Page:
Bullying – it’s not just for kids

adult

Peace River School Division is recognizing anti-bullying week this week, although bullying is something the staff and students of schools have to deal with every day to some degree or another.

Many PRSD schools choose to deal with bullying by focusing on positive behaviour with the goal of teaching students to behave without resorting to verbal, physical or cyber bullying behaviour.

There are two sides to the bullying equation – the bully’s side and the victim’s side and schools have to deal with both. In the past, school administrators either punished the bullies when they caught them in the act or ignored them believing it is better for children to learn to deal with bullies on their own.

The thing about punishing bullies is that it kind of reinforces the bully’s belief that might makes right – the only reason you can punish him or her is because you are bigger or have more power than they do, punishment has to be chosen carefully to reflect the crime.

Not punishing bullies though, leaves another problem in that they don’t have any reason to stop their negative behaviour and any time a victim reacts to their bullying their behaviour tends to escalate.

Social isolation may be the only way to convince some people to stop their bullying but isolation is one of the cruellest non-physical punishments devised.

Bullying left unchecked leads to family violence and other violent crimes, so leaving the bullies and their victims alone only causes more problems down the road.

There are strategies that kids can use (One set is called WITS – Walk away, Ignore, Talk it out, Seek help). Ultimately though, if the bully won’t let his or her chosen victims walk away and refuses to be ignored or talked out of bullying, the students need to be able to find help and not all teachers have the training to deal with bullies, nor do all students have the guts to help another student stand up to a bully.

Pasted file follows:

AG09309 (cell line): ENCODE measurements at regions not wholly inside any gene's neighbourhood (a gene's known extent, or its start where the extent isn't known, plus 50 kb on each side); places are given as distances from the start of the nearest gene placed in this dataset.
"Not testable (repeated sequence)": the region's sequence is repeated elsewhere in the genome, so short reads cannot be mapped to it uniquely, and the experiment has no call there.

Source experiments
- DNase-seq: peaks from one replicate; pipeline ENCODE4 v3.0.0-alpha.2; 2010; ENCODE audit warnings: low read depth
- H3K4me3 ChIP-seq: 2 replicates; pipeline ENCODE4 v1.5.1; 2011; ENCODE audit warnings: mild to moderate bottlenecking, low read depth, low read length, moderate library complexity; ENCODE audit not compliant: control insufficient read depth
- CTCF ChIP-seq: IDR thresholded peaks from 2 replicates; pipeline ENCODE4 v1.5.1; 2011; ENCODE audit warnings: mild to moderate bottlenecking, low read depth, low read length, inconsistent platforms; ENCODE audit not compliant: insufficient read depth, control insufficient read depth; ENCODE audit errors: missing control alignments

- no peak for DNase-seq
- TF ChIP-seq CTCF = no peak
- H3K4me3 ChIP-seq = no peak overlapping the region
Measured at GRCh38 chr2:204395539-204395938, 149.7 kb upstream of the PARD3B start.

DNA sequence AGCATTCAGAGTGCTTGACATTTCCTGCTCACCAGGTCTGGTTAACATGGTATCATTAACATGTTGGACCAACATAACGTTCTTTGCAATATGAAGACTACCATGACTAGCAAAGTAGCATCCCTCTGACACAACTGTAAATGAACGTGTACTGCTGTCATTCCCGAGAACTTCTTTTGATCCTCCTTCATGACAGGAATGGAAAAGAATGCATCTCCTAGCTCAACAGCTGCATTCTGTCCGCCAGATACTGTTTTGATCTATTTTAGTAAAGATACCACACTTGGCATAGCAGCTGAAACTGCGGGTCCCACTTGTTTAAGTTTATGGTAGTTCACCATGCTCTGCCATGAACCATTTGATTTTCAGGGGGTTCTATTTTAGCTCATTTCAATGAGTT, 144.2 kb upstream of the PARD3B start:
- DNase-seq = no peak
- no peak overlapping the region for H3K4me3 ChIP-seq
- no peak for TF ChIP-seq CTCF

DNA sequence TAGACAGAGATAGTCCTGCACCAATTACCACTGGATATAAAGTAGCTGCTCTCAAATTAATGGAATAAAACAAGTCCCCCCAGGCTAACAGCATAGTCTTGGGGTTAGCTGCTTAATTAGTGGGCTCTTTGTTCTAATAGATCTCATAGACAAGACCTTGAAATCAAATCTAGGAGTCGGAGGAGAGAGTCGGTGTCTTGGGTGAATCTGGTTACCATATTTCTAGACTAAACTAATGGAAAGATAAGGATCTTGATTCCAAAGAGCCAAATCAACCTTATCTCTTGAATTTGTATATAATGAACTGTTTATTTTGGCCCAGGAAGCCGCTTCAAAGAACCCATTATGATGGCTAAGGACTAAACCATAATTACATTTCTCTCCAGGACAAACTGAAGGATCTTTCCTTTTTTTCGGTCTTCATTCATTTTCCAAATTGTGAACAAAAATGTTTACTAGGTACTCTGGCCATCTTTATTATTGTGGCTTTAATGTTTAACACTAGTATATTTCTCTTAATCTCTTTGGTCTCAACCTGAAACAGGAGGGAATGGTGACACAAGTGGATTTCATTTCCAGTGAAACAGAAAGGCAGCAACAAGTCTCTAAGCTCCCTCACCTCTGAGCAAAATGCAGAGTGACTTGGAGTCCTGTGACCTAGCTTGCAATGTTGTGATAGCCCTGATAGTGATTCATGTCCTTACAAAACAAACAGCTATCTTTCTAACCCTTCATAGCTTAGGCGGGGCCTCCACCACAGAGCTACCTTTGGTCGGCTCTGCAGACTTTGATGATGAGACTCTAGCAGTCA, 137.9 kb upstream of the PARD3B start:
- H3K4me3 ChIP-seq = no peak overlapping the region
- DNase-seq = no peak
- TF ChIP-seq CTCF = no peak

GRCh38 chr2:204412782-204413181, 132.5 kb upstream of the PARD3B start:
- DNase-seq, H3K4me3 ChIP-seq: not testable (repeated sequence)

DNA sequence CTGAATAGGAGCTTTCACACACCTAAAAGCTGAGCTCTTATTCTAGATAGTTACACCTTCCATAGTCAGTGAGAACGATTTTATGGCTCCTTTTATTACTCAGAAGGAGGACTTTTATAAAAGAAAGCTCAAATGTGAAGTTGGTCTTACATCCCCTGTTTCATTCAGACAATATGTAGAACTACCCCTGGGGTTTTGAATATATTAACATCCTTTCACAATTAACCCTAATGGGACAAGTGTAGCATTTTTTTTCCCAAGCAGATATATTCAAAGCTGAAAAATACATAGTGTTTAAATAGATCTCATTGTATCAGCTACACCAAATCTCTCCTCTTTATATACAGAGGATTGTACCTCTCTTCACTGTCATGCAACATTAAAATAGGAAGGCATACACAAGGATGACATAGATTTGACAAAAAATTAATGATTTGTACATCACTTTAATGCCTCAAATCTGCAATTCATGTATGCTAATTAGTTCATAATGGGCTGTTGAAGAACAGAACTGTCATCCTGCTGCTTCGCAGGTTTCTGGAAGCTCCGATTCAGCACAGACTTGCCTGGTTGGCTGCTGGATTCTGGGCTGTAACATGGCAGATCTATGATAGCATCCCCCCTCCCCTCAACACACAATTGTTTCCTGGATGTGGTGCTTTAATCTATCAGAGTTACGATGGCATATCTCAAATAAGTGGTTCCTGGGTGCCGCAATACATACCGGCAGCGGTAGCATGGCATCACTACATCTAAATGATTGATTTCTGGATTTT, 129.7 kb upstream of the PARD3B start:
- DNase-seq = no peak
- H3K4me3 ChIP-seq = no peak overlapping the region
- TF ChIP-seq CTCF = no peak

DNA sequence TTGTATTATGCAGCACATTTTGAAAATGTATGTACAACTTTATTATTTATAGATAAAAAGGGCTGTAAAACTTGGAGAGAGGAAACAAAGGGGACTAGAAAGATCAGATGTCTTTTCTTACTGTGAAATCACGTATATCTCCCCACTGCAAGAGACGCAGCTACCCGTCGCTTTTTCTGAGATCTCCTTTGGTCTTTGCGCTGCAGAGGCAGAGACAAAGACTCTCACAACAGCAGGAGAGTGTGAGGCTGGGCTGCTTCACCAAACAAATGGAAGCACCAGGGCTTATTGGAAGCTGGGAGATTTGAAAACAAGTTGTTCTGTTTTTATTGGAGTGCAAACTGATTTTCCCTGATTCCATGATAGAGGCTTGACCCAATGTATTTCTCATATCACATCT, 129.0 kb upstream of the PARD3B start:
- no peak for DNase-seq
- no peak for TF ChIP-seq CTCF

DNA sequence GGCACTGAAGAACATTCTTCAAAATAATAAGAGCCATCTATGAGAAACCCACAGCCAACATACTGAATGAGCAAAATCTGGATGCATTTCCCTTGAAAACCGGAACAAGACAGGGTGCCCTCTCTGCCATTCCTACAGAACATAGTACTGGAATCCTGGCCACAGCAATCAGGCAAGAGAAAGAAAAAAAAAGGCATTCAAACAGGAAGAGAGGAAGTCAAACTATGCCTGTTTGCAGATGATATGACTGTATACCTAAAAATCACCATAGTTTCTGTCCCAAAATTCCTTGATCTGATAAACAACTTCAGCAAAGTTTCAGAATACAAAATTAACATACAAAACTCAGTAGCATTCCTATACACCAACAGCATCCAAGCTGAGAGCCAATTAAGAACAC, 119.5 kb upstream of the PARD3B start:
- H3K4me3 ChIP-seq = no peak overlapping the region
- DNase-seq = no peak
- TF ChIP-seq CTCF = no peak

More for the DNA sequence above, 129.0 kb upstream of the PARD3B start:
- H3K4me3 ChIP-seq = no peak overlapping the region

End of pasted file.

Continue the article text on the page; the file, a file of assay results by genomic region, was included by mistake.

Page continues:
There are long-term consequences for the victims of bullying: Withdrawal from family and school activities, wanting to be left alone, shyness, stomachaches, headaches, panic attacks, not being able to sleep, sleeping too much, being exhausted and nightmares.

In the longer view of life, bullying can have large-scale consequences for society.

People who get away with bullying as children grow up to be employers, lawyers, policemen, doctors and politicians and continue to bully wherever they can get away with it.

If your child complains about being bullied at school talk to the teacher. If the teacher can’t do anything, talk to the principal and if the principal can’t do anything get your child to another school.

If your child is the bully, ask yourself where they learned their behaviour because you may have to change some of your behaviour before they will change theirs.